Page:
How to Value Personal Property in Bankruptcy

When valuing your personal property in bankruptcy, use the current value. Here's how.

Updated by , Attorney · University of the Pacific McGeorge School of Law

When completing the bankruptcy forms, you must provide the value of each item of your personal property, such as cars, furniture, jewelry, and the like. You will list these values on Schedule A/B of the bankruptcy forms, as well as a few other forms.

The standard you use in valuing your personal property is the current value. Read on to learn the various methods you can use to get this value for each of your personal belongings.

Current Value

When you list all of your property on Schedule A/B, you'll be asked to provide the "current value" of your personal property, which includes everything other than real estate.

Another term for current value is the "fair market value." Fair market value is the price that a willing seller and buyer would agree that the item is worth assuming that there is no particular pressure to conclude the sale.

It's not the cost of replacing your items with new items. The value will likely represent the amount you paid for the item, minus deductions for wear and tear. The current or fair market value will be what a reasonable person would be willing to pay for your items. You'll list the current value as of the date you file for bankruptcy.

How to Estimate Value of Personal Property

The best method for determining the current value for your property will depend on the property type.

Motor Vehicles

You're likely familiar with valuing a car or truck. It's not much different in bankruptcy.

  • Trade publications. If the vehicle is only a few years old or there is still a high balance owed on the auto loan leaving little or no equity in the car, looking up the retail value in a trade publication or its online version might be all you need to do. The two most commonly used include Kelley Blue Book and NADA guides. Be prepared with the mileage, the particular make and model, the year and the vehicle's general condition. Some of the online versions also request information on the area of the country where you are located.
  • Comparable sale prices. If you have an older vehicle, the trade publications might be less helpful. You could check the newspaper advertisements or online sites to see what people in your area are selling similar vehicles. Also, you can check local used car dealerships to look for comparable vehicle prices.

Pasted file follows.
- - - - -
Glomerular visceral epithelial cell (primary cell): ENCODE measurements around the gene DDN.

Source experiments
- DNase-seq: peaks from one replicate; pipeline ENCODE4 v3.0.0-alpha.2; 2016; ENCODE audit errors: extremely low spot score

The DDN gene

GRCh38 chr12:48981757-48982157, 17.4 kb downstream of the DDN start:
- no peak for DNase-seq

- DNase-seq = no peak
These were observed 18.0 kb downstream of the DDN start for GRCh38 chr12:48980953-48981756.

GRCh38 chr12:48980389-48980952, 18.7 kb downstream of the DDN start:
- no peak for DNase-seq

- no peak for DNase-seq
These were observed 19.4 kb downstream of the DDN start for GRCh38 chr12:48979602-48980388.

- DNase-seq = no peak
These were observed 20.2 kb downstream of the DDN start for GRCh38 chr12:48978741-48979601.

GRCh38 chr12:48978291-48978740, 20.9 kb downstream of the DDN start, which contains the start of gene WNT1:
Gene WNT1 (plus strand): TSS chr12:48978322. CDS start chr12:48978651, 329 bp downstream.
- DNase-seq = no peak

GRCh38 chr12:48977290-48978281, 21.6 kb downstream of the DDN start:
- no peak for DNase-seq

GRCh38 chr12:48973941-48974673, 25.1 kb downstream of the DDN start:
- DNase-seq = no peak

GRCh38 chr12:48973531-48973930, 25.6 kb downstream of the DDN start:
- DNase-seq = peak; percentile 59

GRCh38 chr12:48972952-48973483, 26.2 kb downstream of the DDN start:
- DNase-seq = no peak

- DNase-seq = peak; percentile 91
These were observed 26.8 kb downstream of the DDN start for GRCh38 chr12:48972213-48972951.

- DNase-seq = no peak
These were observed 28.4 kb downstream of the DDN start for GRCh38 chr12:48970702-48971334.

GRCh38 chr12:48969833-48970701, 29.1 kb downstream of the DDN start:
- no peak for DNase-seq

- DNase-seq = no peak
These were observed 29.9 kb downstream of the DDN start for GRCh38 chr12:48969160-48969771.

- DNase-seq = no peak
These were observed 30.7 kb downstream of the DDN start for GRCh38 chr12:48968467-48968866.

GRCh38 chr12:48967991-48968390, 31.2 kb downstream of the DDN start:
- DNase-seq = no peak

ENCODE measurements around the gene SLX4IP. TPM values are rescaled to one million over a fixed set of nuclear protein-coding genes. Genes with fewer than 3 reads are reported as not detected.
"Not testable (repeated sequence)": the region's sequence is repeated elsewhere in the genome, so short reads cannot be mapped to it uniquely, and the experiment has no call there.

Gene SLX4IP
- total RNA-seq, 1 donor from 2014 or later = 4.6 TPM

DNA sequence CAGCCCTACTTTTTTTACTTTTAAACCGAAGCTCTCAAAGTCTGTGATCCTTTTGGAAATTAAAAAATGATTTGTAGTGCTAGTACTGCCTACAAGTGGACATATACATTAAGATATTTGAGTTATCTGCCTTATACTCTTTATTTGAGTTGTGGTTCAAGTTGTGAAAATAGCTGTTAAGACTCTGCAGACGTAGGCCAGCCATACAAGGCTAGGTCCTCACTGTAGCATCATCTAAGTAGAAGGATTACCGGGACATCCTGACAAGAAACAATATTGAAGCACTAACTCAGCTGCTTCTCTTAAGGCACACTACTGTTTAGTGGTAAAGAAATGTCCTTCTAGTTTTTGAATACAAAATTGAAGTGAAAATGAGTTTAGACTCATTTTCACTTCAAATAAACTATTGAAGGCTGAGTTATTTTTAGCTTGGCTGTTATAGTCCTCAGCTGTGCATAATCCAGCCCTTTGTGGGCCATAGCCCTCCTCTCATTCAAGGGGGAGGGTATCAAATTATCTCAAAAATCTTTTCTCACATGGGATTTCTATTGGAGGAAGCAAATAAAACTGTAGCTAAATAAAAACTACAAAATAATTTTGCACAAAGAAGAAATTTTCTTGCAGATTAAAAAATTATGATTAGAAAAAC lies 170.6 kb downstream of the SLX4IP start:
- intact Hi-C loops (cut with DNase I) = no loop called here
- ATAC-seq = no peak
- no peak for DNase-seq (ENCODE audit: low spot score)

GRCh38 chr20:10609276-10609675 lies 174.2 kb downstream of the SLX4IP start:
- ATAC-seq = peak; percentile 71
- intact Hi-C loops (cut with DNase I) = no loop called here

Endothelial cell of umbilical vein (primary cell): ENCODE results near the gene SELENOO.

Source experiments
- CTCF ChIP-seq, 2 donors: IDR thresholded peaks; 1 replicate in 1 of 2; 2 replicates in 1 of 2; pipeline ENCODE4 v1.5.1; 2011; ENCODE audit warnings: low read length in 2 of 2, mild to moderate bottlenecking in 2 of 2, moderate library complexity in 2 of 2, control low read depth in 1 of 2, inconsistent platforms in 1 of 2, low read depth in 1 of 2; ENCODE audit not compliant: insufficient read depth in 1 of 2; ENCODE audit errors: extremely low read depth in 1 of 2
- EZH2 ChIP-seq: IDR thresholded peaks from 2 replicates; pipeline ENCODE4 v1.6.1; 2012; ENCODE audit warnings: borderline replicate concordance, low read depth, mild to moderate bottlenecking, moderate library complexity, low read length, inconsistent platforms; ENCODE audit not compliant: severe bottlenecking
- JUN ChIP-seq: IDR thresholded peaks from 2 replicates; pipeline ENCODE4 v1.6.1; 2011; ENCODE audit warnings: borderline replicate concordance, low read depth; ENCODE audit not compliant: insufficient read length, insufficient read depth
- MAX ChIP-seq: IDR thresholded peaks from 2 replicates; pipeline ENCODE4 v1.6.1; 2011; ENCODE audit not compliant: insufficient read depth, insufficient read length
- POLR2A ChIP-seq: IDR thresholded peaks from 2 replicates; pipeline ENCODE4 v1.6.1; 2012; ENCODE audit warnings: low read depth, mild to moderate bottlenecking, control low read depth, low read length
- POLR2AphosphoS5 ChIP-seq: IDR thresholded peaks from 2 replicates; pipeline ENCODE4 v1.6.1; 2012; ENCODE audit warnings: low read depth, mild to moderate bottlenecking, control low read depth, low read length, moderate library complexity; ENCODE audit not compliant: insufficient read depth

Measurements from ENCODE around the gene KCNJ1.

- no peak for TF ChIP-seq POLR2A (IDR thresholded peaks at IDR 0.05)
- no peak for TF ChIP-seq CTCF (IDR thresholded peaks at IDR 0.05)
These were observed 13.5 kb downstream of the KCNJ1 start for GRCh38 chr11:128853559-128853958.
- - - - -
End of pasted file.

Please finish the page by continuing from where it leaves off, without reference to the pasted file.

• Appraisals. You could also have your car appraised. Some car dealerships will provide an appraisal, but you need to be careful that they are not providing you with a trade-in value that is dependent on your buying a new vehicle from them. The appraisal should represent the amount you would need to pay to replace your current car. Another option would be to pay a professional appraiser to assess the value of your vehicle. Your mechanic might be helpful in providing a value, but the bankruptcy trustee or the court may be a little suspicious if you receive an appraisal from someone with whom you have had a long time relationship. Information from your mechanic on any necessary repairs or problems with your vehicle may help the appraiser make a more accurate valuation.

Be sure to take into account the age and condition of the vehicle, and whether particular repairs will be necessary. Also, be prepared to bolster your valuation with photographs and repair estimates, as appropriate. To learn more about your options for dealing with your vehicle and auto loan, see Nolo's section on Your Car in Chapter 7 Bankruptcy.

Household Goods

You can use different methods for valuing your household goods, including furnishings, clothing, and electronics, depending on what best fits your situation.

  • Comparable sale prices. A reasonable way to value your household items would be to visit various thrift stores, such as Goodwill, or local flea markets and garage sales, to see what comparable goods are selling for. Keep a record of the dates and locations you visit to support your valuation. You can also check online sales or auction sites. Wherever you find your values, make sure to list the age and condition of the property to give the trustee a better idea of what you are valuing.
  • Appraisals. Although often unnecessary, you can always use an appraisal for any household item that's of particular value, such as any antiques that you might own. Keep in mind that you likely won't need to go to the expense unless the bankruptcy trustee appointed to your case is attributing a value that you don't agree with.

Jewelry, Furs, Artwork, and Collectibles

These types of items could need an appraisal. Make clear to the appraiser that you are looking for a current sale value appraisal and not an appraisal for insurance. The valuations may be different. Pawnshops might give you the lowest appraisal value, but because they have a reputation for undervaluing property, the appraisal would likely draw an objection by the trustee. A reputable dealer in estate property may be the best source for appraisals on these items.

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